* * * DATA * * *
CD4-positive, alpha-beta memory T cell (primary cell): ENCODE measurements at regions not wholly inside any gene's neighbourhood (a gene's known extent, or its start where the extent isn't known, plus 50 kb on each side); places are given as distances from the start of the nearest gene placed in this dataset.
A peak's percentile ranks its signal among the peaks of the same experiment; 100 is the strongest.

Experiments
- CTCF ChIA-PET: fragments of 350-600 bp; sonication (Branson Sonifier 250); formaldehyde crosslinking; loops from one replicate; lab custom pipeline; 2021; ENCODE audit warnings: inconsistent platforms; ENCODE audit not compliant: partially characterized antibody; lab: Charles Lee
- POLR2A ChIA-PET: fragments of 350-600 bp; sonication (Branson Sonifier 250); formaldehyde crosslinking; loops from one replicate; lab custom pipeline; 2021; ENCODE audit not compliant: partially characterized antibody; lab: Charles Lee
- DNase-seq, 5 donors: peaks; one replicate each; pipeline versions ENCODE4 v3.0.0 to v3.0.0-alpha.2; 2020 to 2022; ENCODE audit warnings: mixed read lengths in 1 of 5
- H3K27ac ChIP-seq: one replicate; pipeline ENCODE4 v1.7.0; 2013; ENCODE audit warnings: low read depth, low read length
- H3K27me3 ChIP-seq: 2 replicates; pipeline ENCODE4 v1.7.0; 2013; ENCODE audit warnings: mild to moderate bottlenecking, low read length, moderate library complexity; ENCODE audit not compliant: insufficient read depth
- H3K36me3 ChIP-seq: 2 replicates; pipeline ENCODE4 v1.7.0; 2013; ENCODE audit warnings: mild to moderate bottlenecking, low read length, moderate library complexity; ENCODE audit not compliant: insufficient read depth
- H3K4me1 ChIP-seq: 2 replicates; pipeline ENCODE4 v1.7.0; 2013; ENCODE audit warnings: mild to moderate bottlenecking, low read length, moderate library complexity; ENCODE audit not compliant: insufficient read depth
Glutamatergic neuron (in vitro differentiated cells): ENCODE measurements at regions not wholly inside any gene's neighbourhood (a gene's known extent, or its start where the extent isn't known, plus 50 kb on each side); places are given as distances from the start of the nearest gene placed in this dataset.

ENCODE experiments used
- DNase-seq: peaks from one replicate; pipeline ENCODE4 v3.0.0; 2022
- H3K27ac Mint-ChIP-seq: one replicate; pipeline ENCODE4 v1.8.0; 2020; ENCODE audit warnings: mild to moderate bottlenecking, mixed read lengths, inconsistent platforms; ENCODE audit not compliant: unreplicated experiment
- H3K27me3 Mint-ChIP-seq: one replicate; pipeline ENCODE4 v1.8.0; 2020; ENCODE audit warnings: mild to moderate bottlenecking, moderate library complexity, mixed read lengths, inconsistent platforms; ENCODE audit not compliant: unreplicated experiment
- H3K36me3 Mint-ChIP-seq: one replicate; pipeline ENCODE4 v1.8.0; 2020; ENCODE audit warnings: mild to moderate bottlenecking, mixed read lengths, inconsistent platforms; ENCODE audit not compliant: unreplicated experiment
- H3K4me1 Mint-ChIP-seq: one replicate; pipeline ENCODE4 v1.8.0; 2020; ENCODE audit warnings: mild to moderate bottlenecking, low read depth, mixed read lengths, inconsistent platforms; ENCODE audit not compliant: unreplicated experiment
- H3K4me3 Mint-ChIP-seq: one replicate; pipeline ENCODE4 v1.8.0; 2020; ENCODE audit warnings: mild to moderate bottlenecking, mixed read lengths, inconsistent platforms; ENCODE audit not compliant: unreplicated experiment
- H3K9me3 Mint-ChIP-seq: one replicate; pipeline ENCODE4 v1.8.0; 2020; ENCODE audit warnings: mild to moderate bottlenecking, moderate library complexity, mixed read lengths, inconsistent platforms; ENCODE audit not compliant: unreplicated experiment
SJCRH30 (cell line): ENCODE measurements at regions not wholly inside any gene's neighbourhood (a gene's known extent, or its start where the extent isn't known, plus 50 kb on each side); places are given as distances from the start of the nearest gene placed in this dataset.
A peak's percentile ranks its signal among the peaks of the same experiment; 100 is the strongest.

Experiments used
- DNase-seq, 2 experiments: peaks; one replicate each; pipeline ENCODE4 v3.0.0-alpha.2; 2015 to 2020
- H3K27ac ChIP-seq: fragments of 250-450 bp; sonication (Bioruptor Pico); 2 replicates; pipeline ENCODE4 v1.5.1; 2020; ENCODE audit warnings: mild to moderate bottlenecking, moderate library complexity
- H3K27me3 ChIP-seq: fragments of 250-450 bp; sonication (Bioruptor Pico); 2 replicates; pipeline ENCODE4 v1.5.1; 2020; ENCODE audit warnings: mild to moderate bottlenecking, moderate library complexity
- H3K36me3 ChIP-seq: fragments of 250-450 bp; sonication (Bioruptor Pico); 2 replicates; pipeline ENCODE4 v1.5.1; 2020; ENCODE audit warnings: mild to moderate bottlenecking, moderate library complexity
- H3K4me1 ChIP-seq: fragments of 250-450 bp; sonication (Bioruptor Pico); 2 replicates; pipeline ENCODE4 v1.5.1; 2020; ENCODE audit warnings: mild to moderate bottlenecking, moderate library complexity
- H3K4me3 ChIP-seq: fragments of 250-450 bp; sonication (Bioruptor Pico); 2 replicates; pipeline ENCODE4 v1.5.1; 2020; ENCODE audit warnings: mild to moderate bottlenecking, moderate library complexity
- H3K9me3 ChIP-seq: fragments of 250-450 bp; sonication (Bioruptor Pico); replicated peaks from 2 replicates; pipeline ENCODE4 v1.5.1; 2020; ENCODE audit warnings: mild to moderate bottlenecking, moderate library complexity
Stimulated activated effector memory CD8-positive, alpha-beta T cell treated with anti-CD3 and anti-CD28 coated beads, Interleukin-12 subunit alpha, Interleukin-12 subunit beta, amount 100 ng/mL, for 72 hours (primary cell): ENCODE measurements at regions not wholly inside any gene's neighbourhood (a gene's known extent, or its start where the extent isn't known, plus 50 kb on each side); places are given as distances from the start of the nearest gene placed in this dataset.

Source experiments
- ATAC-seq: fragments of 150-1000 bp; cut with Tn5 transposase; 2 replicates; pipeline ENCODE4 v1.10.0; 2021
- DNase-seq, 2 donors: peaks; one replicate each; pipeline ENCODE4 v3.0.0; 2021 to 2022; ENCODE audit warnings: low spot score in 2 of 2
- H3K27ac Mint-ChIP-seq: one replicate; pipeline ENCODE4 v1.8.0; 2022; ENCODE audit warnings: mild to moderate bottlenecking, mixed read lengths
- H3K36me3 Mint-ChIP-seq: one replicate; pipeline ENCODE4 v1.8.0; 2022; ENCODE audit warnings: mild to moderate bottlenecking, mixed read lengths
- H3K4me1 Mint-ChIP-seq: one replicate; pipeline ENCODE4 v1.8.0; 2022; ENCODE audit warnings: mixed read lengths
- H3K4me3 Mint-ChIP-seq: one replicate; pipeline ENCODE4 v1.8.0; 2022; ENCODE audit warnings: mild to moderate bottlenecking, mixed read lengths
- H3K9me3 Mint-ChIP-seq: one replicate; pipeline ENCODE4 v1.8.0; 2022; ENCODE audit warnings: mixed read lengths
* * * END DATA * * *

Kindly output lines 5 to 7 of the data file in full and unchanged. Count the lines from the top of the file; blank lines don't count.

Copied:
- POLR2A ChIA-PET: fragments of 350-600 bp; sonication (Branson Sonifier 250); formaldehyde crosslinking; loops from one replicate; lab custom pipeline; 2021; ENCODE audit not compliant: partially characterized antibody; lab: Charles Lee
- DNase-seq, 5 donors: peaks; one replicate each; pipeline versions ENCODE4 v3.0.0 to v3.0.0-alpha.2; 2020 to 2022; ENCODE audit warnings: mixed read lengths in 1 of 5
- H3K27ac ChIP-seq: one replicate; pipeline ENCODE4 v1.7.0; 2013; ENCODE audit warnings: low read depth, low read length